When asked if red states should have the right to pass laws limiting access to gender-affirming treatments, Biden said: ‘I don’t think any state or anybody should have the right to do that.’

‘As a moral question and as a legal question, I just think it’s wrong,’ the president added.

‘Sometimes they try to block you from being able to access certain medicines, being able to access certain procedures, and so on,’ he continued, referencing Republican-led state bills blocking doctors from performing such treatment, especially when it comes to minors.

‘I mean, no state should be able to do that, in my view. So I feel very, very strongly that you should have every single solitary right including use of your gender-identity bathrooms in public.’

Alabama, Arkansas, Texas and Arizona all enacted laws or policies earlier this year restricting youth access to sex change treatments, care and surgeries. In some cases, these laws impose penalties on adults who facilitate access to this care.

Children were usually older, with 44 per cent being 17, but a third were 16 and 5.5 per cent were 14 or younger.

Masculinizing chest surgeries – when a girl transitioning to a boy –  accounted for the overwhelming majority of chest reconstruction surgeries.

Just 1.4 per cent of the operations were among boys who were transitioning.

The surgeries cost, on average, nearly $30,000 each before charges were covered by insurance.

Children who received the operations were usually from wealthier families.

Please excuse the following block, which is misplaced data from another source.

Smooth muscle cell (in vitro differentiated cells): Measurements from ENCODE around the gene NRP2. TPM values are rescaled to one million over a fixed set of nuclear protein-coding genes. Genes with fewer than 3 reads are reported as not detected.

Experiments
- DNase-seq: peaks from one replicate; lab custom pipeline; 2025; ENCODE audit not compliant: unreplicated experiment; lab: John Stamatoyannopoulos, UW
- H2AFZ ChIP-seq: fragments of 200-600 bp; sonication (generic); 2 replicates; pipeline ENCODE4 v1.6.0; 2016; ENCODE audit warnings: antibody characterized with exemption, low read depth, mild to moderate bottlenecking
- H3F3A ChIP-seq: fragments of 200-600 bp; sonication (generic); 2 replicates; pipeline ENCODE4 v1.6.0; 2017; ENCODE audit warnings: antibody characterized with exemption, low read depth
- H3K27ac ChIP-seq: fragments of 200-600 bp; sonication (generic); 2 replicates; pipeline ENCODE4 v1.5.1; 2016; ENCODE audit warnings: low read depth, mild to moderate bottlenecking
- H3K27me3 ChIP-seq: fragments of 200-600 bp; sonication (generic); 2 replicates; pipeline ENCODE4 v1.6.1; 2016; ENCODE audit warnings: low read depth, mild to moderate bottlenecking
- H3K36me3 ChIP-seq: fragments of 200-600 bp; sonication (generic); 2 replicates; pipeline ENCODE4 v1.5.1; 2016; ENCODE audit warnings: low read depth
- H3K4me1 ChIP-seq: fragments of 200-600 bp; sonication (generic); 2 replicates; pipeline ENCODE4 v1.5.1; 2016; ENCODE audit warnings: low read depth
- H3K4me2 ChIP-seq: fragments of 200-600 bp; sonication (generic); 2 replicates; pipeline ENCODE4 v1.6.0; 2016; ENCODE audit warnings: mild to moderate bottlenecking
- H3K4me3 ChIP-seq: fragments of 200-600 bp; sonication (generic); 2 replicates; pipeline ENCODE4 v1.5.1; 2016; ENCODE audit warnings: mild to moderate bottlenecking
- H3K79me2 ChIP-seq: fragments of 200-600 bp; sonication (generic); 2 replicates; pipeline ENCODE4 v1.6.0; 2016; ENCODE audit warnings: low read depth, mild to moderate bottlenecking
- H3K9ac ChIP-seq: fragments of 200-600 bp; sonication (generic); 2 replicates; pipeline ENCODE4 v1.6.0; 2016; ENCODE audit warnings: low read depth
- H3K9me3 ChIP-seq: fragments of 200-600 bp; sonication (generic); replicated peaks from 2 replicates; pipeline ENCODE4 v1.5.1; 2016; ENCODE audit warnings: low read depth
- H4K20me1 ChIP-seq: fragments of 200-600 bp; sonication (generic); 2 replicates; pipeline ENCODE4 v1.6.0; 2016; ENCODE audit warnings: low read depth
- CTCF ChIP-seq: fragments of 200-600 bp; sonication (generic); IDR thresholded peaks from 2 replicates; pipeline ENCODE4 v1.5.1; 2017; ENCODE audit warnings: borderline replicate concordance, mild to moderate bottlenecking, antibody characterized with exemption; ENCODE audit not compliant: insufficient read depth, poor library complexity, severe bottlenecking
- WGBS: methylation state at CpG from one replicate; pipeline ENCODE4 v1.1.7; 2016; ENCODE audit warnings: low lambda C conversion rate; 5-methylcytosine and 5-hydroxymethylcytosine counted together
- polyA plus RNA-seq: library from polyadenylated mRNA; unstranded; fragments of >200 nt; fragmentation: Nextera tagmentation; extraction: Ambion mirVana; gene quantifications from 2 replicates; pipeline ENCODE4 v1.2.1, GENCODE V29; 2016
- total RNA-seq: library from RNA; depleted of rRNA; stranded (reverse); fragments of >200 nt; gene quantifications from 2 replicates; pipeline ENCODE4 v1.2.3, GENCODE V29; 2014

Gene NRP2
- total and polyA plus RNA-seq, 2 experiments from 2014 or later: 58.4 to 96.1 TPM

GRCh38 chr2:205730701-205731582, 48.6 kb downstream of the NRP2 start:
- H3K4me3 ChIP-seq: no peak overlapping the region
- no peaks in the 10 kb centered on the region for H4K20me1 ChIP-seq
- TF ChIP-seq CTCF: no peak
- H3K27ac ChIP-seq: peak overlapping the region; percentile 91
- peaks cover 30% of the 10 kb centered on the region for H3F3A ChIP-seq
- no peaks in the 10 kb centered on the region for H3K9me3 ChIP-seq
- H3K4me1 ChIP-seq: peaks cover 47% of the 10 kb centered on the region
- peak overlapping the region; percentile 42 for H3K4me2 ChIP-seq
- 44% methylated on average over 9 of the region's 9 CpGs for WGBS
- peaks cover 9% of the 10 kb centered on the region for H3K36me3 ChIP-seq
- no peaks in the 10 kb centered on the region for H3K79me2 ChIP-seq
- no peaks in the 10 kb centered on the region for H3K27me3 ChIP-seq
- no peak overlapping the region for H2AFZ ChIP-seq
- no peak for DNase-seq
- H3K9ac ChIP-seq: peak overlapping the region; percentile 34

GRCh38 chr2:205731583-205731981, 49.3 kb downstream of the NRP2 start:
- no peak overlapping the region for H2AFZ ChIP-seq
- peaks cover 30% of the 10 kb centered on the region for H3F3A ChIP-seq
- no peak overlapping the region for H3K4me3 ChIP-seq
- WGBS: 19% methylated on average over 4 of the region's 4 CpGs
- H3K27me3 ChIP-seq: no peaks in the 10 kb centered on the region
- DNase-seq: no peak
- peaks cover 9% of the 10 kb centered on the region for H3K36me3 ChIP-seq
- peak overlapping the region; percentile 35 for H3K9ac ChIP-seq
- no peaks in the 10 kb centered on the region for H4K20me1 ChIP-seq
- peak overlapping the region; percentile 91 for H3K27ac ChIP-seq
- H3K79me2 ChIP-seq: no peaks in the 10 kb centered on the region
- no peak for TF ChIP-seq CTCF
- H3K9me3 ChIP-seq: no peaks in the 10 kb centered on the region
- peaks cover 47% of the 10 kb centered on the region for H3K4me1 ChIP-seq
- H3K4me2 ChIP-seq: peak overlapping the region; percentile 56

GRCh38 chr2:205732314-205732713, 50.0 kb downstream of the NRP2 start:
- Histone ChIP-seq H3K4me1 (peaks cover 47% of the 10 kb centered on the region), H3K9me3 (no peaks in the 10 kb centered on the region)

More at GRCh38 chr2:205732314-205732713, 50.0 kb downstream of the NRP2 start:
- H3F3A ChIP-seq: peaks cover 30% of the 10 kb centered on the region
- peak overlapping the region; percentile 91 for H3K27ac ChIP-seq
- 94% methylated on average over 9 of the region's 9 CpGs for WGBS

Half of them came from families that made a combined $82,000 or more per year.

Whether these types of procedures should remain allowed has been a topic of discussion in the US this year.

According to the Movement Advancement Project, 22 US states have either instituted or discussed the institution of laws that would restrict youth trans care.

This list includes Oklahoma, which earlier this month restricted funding to hospitals in the Sooner state prescribed puberty blockers to children.

In neighboring Texas, Gov Greg Abbot has likened the use of puberty blockers to ‘child abuse’.

These drugs are often used among trans youth to prevent themselves from going through natural puberty with the gender they are born with. 

There are fears that many young people who receive these surgeries or use these drugs are making a decision they do not fully understand and could later regret.

Reports of hundreds of people across the US, UK and other nations that are seeking to de-transition – regretting their previous decision – have emerged in recent years.

There is fierce debate about the reason for the sharp rise in trans children in the US.

Some argue it is because society is becoming more accepting of gender identities.

However, many believe that the impressionable minds of children are easily swayed by ‘trends’ and ‘phases’ among peers and that children are not ready to make irreversible decisions about their gender. 

The share of children who identify as transgender also widely varies from state-to-state.

In blue states like New Mexico and New York, as many as three per cent of children identify as trans.

In red states like Missouri, Kentucky, and West Virginia, transgender youth are relatively rare.

***
Read more at DailyMail.co.uk